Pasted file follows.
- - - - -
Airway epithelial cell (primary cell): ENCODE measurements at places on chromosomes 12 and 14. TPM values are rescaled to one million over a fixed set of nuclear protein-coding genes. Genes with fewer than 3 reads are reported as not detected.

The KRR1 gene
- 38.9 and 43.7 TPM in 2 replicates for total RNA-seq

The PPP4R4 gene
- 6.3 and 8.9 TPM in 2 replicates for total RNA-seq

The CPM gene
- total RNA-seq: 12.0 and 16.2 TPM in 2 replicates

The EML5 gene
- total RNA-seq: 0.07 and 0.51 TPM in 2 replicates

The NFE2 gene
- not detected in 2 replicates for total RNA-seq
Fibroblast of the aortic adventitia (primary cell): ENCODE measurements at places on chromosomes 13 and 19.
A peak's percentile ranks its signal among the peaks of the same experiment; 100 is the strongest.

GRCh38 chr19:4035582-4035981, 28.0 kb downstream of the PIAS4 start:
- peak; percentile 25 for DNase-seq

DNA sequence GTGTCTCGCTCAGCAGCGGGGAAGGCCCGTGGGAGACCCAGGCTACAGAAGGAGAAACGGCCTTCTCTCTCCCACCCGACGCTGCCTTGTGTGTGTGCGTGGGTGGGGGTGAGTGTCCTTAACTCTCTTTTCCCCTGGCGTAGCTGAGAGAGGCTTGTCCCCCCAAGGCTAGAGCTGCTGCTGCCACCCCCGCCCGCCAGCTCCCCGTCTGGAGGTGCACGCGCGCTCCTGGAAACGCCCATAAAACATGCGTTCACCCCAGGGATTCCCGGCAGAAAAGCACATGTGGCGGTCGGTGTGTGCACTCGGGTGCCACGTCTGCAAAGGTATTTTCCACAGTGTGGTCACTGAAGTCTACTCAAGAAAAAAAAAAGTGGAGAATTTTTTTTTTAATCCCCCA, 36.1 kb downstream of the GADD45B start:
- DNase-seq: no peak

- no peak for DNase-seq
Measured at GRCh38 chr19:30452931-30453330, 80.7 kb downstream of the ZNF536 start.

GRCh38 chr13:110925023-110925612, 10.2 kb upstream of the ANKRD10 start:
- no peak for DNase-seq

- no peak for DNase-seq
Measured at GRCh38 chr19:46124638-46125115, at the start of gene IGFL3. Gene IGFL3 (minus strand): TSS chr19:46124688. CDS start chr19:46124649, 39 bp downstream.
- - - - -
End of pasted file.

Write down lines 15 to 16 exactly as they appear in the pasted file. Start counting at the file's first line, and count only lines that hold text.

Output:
- peak; percentile 25 for DNase-seq

DNA sequence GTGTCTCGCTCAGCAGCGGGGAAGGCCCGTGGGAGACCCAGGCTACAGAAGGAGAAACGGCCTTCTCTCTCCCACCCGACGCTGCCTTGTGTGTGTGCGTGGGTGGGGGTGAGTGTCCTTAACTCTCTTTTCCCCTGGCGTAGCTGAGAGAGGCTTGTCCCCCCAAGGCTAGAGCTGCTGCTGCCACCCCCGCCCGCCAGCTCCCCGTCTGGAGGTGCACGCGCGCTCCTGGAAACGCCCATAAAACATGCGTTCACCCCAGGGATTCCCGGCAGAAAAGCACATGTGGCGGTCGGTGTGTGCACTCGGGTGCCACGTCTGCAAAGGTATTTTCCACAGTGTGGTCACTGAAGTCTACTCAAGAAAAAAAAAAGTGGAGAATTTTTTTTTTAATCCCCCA, 36.1 kb downstream of the GADD45B start: